The morning session was wrapped up with a rousing battle cry from Professor Alastair Hudson. Warning about the risks of the insidious corporatisation, bureaucratisation and commodification of higher education, which now sets the context and makes everything more difficult. We all agreed with him, that the decimation of the content of our libraries, the centralisation of administrative services, tutorial group sizes of up to (or more than) 24, everything dictated by its FEC, and architectural resistance (inadequate or non-existent rooms), resulted from a focus on finance from ‘those above’. All these factors were restricting our ability to provide the service to students, which – universally agreed – was necessary. Professor Huxley-Binns expressed her fear that if the sector continues along this track, we are at risk of “denuding education of its emancipatory potential.”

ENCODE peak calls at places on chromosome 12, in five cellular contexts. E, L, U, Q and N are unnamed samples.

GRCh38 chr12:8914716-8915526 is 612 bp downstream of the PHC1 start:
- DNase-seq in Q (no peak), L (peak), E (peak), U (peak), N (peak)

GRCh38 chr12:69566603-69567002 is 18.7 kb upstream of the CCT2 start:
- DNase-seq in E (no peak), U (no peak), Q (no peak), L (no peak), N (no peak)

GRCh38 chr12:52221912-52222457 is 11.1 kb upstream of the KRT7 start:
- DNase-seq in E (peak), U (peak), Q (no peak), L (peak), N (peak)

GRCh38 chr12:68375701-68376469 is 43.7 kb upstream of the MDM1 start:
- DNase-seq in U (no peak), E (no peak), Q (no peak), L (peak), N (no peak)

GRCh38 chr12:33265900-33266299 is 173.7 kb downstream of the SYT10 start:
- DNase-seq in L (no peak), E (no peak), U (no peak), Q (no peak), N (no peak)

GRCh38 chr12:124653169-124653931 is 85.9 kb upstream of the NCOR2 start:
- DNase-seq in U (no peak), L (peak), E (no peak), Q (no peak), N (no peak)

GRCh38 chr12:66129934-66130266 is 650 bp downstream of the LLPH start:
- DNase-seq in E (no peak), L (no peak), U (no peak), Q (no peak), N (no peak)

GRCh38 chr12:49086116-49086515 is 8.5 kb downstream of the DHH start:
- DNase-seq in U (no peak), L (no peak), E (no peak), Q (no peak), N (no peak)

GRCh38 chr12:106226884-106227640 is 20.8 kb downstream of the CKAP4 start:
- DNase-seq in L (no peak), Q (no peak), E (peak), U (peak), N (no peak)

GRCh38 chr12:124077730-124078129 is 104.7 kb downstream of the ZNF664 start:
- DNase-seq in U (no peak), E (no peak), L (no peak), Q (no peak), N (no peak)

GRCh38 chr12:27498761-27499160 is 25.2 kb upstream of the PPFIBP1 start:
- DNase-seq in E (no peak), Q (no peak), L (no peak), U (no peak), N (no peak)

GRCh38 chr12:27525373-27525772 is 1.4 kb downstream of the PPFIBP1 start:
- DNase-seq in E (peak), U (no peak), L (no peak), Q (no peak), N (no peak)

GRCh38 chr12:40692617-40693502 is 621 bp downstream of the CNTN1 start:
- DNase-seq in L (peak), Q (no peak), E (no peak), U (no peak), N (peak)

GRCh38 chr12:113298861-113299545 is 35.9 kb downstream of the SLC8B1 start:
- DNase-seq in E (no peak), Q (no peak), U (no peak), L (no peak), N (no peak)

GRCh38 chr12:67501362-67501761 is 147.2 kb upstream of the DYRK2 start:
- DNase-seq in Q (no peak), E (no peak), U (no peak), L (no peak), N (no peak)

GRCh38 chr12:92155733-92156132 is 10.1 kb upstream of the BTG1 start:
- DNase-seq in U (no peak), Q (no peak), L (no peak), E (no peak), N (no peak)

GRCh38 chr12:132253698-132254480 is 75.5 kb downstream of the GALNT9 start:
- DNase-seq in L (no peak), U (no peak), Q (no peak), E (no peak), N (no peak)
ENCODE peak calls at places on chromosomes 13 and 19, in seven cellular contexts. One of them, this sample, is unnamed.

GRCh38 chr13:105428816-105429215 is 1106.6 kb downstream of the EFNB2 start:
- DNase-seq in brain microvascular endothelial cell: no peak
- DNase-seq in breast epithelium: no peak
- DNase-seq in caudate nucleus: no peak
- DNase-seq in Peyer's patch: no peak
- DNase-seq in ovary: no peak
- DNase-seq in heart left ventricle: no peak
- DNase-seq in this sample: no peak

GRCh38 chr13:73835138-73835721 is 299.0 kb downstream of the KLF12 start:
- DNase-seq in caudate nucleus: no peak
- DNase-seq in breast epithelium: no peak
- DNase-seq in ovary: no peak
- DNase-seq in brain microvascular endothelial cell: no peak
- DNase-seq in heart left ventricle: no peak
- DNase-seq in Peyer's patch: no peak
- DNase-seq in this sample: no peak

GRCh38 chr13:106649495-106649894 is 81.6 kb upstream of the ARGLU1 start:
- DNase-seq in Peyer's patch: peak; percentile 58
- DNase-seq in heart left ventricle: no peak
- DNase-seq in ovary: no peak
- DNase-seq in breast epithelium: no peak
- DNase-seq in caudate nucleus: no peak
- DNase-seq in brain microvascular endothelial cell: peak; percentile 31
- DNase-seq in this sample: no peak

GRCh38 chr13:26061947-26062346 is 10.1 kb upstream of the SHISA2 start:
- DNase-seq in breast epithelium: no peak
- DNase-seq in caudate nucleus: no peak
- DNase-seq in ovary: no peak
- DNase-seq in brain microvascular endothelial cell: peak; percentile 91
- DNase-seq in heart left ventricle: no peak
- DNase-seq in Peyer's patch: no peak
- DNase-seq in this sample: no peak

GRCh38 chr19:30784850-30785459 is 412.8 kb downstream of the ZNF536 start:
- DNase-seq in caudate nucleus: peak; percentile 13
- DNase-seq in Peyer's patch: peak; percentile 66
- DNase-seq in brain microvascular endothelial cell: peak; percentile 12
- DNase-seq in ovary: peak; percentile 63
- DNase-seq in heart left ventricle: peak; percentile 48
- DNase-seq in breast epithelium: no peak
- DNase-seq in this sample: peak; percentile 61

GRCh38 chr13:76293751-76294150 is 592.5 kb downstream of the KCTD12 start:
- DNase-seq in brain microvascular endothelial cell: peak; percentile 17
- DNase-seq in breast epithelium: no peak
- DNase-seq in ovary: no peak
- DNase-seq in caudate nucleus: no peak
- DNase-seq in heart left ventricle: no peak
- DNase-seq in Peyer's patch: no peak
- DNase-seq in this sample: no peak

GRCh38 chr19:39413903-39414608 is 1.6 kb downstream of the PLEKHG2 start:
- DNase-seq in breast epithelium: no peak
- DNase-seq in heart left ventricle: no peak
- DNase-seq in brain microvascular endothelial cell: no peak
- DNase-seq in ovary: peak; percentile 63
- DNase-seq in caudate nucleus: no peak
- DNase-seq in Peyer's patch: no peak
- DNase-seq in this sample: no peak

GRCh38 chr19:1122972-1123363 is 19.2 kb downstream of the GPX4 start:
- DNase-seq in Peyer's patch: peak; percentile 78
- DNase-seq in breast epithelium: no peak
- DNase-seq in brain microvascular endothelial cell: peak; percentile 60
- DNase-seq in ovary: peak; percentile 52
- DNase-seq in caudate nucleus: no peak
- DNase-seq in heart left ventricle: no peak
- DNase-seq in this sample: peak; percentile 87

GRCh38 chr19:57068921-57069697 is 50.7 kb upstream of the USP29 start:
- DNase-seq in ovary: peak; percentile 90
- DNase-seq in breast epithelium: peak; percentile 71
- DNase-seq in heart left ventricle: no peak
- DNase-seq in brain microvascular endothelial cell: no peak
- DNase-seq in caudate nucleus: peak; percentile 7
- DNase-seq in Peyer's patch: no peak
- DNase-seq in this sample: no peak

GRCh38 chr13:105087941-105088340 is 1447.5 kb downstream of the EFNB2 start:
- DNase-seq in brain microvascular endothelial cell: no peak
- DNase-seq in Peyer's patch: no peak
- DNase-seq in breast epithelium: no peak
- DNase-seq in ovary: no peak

There could not have been a gathering of legal educators without the spectre of the SQE looming over us – lots of discussion about this, but the most interesting observation was that SQE contains a vast syllabus of law skewed towards the interest of the bourgeoisie; a law syllabus for the wealthy. There was exasperation at the changes afoot and the lack of clear guidance for planning, or an understandable rationale, but as always the resilience of staff was palpable. Whatever is required, we will deliver it.